Q&A with Simon Dolan
He left school at sixteen. He has gone on to become a very successful businessman. He has also carved out an adventurous career in motor racing. He’s a Le Mans LMP2 class winner in 2014 (finishing 5th overall), LMP2 class runner-up in 2015 (10th overall) and he took the time out to answer a few questions.
He is Simon Dolan and these are his Q&A’s.
LE MANS. You are entered in the LMP2 class with G-Drive Racing. Tell us about the car and the team/your team mates?
Our car is the trusty Gibson. Open top car which is by far the oldest in the field, but still stunningly competitive. I believe it is the most successful chassis in the history of LMP2. This year at Le Mans I will be driving with Giedo Van de Garde and Jake Dennis. Both very, very quick guys.
You’ve experienced Le Mans before. Apart from the race itself, what is the build up like to what basically is the greatest race in the world?
Long! We have to get there the week before the race starts. The build up week covers many different commitments such as scrutineering, driver briefings, meetings, autographs sessions etc, then testing begins on Wednesday afternoon. It’s a long week before the race has even begun.
How do you prepare yourself leading up to Le Mans?
We race in ELMS and the Spa round of WEC – nothing like racing to prepare for racing! On top of that obviously you are training hard and eating well.
Are there certain areas of the circuit you prefer more than others and if so which parts?
For me, Porsche Curves without doubt, the best bit of the track. Always a challenge.
Try and describe to a layman racing fan what it is actually like driving a car on the limit through the night? Even during the day you are on your own in the car, but at night it must be a very lonely experience?
Kind of like driving in a tunnel. parts of the circuit are quite well lit but when out on the public roads it is really, really dark, and the sensation of speed is much enhanced. First few laps at night really keep you focused.
How difficult is it to relax or even sleep when it is your turn out of the car?
Impossible really to sleep, but you rest. We stay in the driver cabins at the circuit and with noise cancelling headphones you can at least lie down and get some peace.
Can you describe the feeling driving at Le Mans as the sun rises. What sort of experience is that like?
It can be beautiful and uplifting. You see the air flow coming off the wings of the cars in front, it warms you up (not really but feels like it), and you have a sense of being on the home stretch.
How has your season been going?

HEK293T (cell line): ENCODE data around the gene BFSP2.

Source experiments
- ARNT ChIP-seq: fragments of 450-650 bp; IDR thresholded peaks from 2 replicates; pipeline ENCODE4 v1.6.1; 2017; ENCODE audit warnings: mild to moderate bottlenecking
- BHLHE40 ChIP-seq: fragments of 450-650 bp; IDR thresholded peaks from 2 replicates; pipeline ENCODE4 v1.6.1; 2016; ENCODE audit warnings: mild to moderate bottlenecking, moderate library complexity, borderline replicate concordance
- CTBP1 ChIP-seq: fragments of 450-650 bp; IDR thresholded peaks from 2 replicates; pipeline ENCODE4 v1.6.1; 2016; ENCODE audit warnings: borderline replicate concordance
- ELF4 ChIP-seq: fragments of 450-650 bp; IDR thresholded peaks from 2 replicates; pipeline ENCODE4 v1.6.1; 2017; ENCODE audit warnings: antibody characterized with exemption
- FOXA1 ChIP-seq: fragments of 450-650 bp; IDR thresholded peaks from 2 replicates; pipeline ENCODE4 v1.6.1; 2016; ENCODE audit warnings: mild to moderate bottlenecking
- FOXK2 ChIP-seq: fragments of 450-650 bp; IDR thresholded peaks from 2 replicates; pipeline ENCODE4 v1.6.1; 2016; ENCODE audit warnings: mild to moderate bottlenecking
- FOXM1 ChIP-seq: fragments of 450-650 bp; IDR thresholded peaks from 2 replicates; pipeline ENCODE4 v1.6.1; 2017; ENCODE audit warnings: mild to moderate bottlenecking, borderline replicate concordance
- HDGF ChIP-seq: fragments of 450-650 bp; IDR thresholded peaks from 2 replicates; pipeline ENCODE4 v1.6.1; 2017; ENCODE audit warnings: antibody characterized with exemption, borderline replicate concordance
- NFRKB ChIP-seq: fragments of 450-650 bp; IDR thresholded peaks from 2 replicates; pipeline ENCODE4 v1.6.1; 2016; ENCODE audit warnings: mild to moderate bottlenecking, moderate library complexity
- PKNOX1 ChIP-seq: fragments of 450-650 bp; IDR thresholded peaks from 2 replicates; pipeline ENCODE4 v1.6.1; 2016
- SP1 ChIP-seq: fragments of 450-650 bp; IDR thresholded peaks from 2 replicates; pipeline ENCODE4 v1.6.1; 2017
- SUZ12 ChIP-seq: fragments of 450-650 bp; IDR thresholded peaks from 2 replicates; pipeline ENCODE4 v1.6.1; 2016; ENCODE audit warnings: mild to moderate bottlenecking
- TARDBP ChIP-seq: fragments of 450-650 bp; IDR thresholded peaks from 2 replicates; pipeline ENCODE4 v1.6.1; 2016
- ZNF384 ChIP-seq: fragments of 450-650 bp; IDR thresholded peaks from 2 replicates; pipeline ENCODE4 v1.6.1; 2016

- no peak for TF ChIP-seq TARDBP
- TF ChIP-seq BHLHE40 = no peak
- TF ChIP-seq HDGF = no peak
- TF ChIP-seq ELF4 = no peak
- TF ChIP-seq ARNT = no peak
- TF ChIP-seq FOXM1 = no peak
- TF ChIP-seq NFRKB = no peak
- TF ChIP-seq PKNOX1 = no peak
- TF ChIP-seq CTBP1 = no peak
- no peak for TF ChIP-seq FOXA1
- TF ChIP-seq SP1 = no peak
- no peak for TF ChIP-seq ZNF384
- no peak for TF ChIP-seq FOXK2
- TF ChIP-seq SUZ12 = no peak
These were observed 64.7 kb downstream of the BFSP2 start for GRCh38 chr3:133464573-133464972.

Good so far in ELMS – leading the championship with a win and a 2nd in the two races we’ve done.
Fans are used to other series of racing where radio messages are common place. What’s the radio chatter like during a 24 Hour race and what’s the funniest/strangest radio message you have received?
It tends to be about relative pace, and warnings about LMP1 cars coming up behind. Pace can vary so widely at Le Mans that you have to have an idea of who is doing what around you. The closing speeds of P1 cars are so great that it is vital to know about them. During long safety cars I have heard songs being played down the radio to keep the driver awake!
When, you are flying along and then in your rears you get a face full of LMP1 roaring up behind you. Please explain what that is like and what goes through your mind. What is their approach speed like as you sit there waiting for the pass?
As above, you tend to know when they are coming and to be honest they are so fast past us (top speed 40kph more) that it is rarely a drama. It can get a bit interesting when you have two following in very close succession as in the mirrors they only look like one car. Tricky when you are going into a corner and they are both trying to get through.
In racing who would you say has been your toughest opponent?
No stand-outs really. The level is so high that you could probably choose at least half a dozen.
Imagine you are a team principal at Le Mans. Considering all-time drivers, which 3 drivers would you put in the car?
Same team as I have now!
You’ve worked with some great young talent. Describe what it’s like developing these youngsters and who has been the highlight of your guidance?
It is very gratifying to watch young guys come into their own, but make no mistake – we provide a great car and team environment but they are fast through their own efforts. Harry has to be the highlight.
How did you get into racing? What sparked that passion?
It all started with a track-day a few years ago.
What is the best advice you have been given in racing?
It’s not about having big balls, it’s about consistency and detail.
The brilliant film Journey To Le Mans documented you and the JOTA teams adventure to the great race. What was that experience like?
It was a fantastic experience to watch the film premiere in Leicester Square and see our whole season condensed into a couple of hours. Quite surreal really.
Who is the funniest person and/or your best friend in racing?
Too many to name. There are some great characters around!
I’ve heard you say in the film your teacher said you would amount to nothing. Yet, here you are, a successful businessman and racing driver. How much satisfaction does this give you?
I’d forgotten about that teacher a long, long time ago. It’s satisfying for sure to see what can be achieved if you put your mind to it and work intelligently.
What advice would you give to a young racer of today?
Learn to earn money first!
The day before the race. What is your routine? How do you spend your time?
Usually will be practice or quali, but I also do some relaxing and visualising and always will get an early night,
And finally….you have one word to describe Le Mans. What is it?